February 24, 2017 3:50 PM, EST

High CSA Scores Predict High Driver Attrition, Vigillo’s Bryan Says

John Sommers II for TT

A carrier that doesn’t do well on the Federal Motor Carrier Safety Administration’s tests of Compliance, Safety and Accountability is almost sure also to have high rates of driver attrition, according to Vigillo’s data analysis of its 2,000 customers.

“There appears to be a pretty strong correlation between the safety culture that exists at a motor carrier, which can be measured in CSA, and turnover rates,” Vigillo CEO Steve Bryan said Feb. 24 in a presentation at the Recruitment and Retention conference in Nashville, Tennessee. 

Vigillo divided its customers into 500 with high attrition and 500 with low attrition and eliminated the 1,000 in the middle from the data analysis. Next, the CSA scores of the top 500 and the bottom 500 were added to see if those figures corresponded to the attrition data. 

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“Does attrition impact CSA scores? That’s the fundamental question,” Bryan said.

CSA consists of seven categories: unsafe driving, hours of service violations, driver fitness (which Bryan said should be relabeled something like driver qualifications), vehicle maintenance (which primarily consists of brakes, lights and tires), use of controlled substances by drivers, hazmat violations, and crash indicators.

According to Vigillo’s data, carriers with high attrition also had 181% more hours-of-service violations than carriers with low attrition, 182% more controlled substance violations, 211% more concerning both unsafe driving and vehicle maintenance, 213% more in driver fitness, 224% more crash indicators and a whopping 640% more hazmat violations. However, Bryan said tank trucks weren’t responsible for most of those violations. The number was vastly skewed by trucks without tanks transporting such flammable items as hair spray.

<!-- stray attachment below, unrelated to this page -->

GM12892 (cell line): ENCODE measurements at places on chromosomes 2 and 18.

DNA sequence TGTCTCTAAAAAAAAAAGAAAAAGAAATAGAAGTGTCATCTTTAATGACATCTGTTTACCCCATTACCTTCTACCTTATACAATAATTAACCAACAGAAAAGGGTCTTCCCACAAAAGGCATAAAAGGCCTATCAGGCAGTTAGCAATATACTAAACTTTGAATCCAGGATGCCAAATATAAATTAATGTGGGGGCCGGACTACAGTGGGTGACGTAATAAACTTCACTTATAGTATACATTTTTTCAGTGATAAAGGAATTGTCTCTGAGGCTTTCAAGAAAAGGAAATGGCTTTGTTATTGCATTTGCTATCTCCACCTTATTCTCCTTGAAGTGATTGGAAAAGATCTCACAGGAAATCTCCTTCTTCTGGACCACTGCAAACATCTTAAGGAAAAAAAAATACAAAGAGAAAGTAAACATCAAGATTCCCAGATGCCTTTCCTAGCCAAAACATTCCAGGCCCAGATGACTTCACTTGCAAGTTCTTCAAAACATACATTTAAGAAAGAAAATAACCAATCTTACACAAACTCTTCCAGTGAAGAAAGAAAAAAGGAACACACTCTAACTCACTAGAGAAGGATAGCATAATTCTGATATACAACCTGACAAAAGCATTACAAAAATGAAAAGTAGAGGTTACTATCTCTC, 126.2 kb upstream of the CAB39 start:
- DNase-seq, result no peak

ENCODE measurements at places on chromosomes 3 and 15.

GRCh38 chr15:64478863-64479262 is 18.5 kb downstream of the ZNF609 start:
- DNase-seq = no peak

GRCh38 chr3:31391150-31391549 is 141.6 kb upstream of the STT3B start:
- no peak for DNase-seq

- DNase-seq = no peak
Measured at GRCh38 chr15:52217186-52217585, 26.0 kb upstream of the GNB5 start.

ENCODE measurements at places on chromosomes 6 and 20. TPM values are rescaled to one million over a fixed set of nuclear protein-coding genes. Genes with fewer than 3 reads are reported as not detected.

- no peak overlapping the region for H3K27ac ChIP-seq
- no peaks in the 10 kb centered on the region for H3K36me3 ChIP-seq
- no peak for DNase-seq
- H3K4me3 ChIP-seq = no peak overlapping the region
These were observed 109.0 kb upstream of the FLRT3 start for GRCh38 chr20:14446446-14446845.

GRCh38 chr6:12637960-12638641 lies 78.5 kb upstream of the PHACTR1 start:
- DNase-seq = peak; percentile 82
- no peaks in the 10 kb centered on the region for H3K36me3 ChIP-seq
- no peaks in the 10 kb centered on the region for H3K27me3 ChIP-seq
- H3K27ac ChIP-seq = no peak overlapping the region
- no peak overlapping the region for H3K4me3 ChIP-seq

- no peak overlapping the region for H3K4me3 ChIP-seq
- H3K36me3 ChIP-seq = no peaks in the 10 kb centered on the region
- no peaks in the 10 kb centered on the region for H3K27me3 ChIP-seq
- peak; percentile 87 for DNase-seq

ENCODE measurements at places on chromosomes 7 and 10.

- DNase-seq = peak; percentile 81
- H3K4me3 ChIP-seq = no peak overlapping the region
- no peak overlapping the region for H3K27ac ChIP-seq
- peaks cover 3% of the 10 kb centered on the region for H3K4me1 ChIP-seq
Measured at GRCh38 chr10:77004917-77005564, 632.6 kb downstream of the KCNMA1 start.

Bryan said that unsafe driving is the most important focus because “speed kills.” 

Vigillo also examined added three related, non-CSA categories: out-of-service violations for both drivers and trucks and crashes recorded by the U.S. Department of Transportation. The correlation remained with 189% for drivers and 300% for trucks and 388% for recordable crashes.

Bryan defended the trucking industry’s generally very high attrition rate, saying that 5% of drivers are constantly moving from carrier to carrier.

“You hear about 100% turnover [and people think], you’ve completely changed your staff in a year, but that’s not what’s happening,” Bryan said. “You’re churning [the same] 5% multiple times. They’re not with you long enough. They don’t become part of your culture. That’s also your CSA pain: 5% of the drivers in the industry [cause high] CSA [scores]. [The other] 95% of your drivers are not your problem children.”

Bryan noted that “there’s almost a gravitational pull” between CSA and driver retention in their spots among the American Transportation Research Institute’s annual list of the top 10 issues in the industry. If one is a hot topic, so is the other and vice versa.

The National Academy of Sciences recommendations on CSA reform are required in June by a provision of the FAST Act. Bryan said he expects those to be very positive for the industry, if not for the FMCSA, which was forced to make CSA scores private when President Obama signed the FAST Act in December 2014.

“What I saw was very encouraging,” said Bryan, who testified at one of the three National Academy of Sciences public sessions and attended the two others. “In my opinion, CSA will never come back to light again unless the FMCSA implements the reforms that the Academies will suggest. I think the suggestions will be very strong, very deep and very detailed.  And it’s going to take some time to implement it all.”